If you only have one day to spend in Paris and would still love to brag to your friends that you have been there, all you have to do is to take a slow stroll along a 8-km stretch of THE most famous monuments of the city called the Axe Historique (Historical Axis). Surprisingly, this term seems to be alien to a couple of my Parisian friends and they have claimed that no Parisian calls this touristic avenue as it is. But the Axe Historique is still searchable as an article in Wikipedia.
In any case, this is a stretch of sheer Parisian grandeur and majesty that you don’t want to miss. Upon covering the whole axis, you would have literally walked through time from the 1600s into the modern era.
Your journey would begin from the Louvre. As you exit from the Metro station that bears the same name as this world-famous musuem, simply walk towards this awesomeness of a building that spans over 60,000 square feet. That’s about the size of 55 standard soccer fields put together. The Louvre is so huge and long that two wings of the building actually cut across a road before tapering off towards the Jardins du Tuileries (Tuileries Gardens).
No doubt, the Louvre is the most visited museum in the world, having received 8.8 million visitors in 2011 alone while the second most popular musuem – The British Museum saw only a ‘mere’ 5.8 million visitors in the same year. However, the global draw of the Lourve can spell trouble for you because at times, the queue into the museum at its front entrance can be shockingly long. So here’s a quick tip:
Unbeknownst to many, there are, in total, three entrances into the Louvre. The main entrance would obviously be the one in front of the gigantic pyramid at the main courtyard and another via the Carrousel du Louvre – an underground shopping centre that sits underneath the courtyard. Unfortunately, both these entrances share a common security counter, which obviously would mean a possible visitor bottleneck. This leaves you with only the last possible way to get into the Louvre easily and without much hassle.
Considering the relatively low readership of my blog, ahem…..this secret Louvre entrance should still be on the lowdown in the foreseeable future. OK. Here goes…
If you were to stand in front of the giant glass pyramid facing the statue of Louis XIV riding a horse, you will notice the two extensions of the musuem that stretch further along the Axe Historique. Walk towards the one on your left and you will approach a doorway with two lion statues greeting you on its sides. This is the Pointes des Lions (Gates of the Lions). I could still recall the smug look on my face as I glanced at the snaking line of people at the main entrance from a distance, because as I trotted into the Pointes des Lions, I swear, I was the only person in the invisible queue. And the best part? This entrance is the nearest among the three to the one and only Mona Lisa. Just follow the signs that will take you to the gallery in which it is housed and what will astound you there will not be the beauty of this Leonardo da Vinci masterpiece, but the insane number of people crowding around it. Arrrggghhhh….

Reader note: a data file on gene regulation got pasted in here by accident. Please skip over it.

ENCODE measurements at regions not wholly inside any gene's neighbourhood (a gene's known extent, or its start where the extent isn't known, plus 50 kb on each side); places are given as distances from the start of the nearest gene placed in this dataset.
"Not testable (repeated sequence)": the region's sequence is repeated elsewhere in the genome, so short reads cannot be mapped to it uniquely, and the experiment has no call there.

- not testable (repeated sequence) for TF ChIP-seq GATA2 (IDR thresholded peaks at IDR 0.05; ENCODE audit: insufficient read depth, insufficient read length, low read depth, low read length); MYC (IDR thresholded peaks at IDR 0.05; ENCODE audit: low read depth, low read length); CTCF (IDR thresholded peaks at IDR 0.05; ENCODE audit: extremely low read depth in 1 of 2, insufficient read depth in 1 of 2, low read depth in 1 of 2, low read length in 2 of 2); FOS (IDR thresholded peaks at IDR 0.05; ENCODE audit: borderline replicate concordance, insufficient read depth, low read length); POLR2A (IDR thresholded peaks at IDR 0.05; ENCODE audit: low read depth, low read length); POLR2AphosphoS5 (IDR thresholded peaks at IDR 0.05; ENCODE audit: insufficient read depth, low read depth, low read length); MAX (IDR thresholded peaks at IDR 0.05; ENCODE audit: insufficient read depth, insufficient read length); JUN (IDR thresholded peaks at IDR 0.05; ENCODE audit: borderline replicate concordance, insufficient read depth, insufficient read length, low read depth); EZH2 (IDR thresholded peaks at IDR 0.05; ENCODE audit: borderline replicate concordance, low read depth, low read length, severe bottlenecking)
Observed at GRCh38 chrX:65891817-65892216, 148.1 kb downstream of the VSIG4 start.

Seriously, if you think that the Louvre is a place for the quiet appreciation of art, you are sadly mistaken. The Mona Lisa looks like a thumbnail in the back of a considerably noisy crowd. The only way to get a decent picture of a smiling woman whom no one knows, is to jostle your way to the front and marking your territory before snapping way. Courtesy would have to discarded for a while because you will not receive any as well.
Generally speaking, you would need, on average, about three hours to complete a thorough tour of the Louvre. From its beautiful Renaissance paintings to intricate Greek sculptures, this museum seems endless. However, before rushing to view all its famous artifacts, one must always remember that one of the most, or if not, the most captivating art piece of the museum is the building itself. I sincerely believe that no number of Mona Lisas can trump the charm and magnificence of the Louvre as an architectural brilliance.
Enjoy your time at the Louvre and as you exit it, I shall continue your journey with a sharing of a pretty well-known Arch….no not that one that everyone else knows…it’s the little cousin…. 🙂